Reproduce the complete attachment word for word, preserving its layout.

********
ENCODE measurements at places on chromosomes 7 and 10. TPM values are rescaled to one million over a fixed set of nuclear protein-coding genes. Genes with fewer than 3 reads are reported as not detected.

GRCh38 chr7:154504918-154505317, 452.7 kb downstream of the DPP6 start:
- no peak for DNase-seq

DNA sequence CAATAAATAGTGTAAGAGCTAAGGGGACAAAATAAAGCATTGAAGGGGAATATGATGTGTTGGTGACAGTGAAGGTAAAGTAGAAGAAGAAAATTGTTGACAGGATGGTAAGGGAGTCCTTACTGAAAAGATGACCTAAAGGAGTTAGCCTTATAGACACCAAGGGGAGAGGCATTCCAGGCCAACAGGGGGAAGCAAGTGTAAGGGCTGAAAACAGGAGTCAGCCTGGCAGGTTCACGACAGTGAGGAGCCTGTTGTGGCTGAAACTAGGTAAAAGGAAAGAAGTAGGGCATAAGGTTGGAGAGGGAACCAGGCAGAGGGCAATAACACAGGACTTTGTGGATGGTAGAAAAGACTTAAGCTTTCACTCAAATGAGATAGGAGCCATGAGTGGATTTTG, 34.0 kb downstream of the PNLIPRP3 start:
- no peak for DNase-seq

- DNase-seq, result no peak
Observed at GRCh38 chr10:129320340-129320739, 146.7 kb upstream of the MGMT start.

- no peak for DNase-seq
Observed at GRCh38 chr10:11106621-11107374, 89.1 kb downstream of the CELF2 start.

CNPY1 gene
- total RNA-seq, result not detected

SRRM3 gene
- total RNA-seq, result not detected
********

ENCODE measurements at places on chromosomes 7 and 10. TPM values are rescaled to one million over a fixed set of nuclear protein-coding genes. Genes with fewer than 3 reads are reported as not detected.

GRCh38 chr7:154504918-154505317, 452.7 kb downstream of the DPP6 start:
- no peak for DNase-seq

DNA sequence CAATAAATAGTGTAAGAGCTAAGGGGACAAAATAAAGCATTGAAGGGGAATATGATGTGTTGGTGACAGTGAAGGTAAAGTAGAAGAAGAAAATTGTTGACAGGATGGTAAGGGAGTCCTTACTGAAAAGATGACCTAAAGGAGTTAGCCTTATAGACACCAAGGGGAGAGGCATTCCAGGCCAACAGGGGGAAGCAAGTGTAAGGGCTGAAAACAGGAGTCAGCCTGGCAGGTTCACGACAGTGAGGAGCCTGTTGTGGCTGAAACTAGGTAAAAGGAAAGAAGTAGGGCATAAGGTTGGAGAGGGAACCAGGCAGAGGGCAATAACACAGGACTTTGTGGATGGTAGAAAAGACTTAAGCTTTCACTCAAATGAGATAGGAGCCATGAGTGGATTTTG, 34.0 kb downstream of the PNLIPRP3 start:
- no peak for DNase-seq

- DNase-seq, result no peak
Observed at GRCh38 chr10:129320340-129320739, 146.7 kb upstream of the MGMT start.

- no peak for DNase-seq
Observed at GRCh38 chr10:11106621-11107374, 89.1 kb downstream of the CELF2 start.

CNPY1 gene
- total RNA-seq, result not detected

SRRM3 gene
- total RNA-seq, result not detected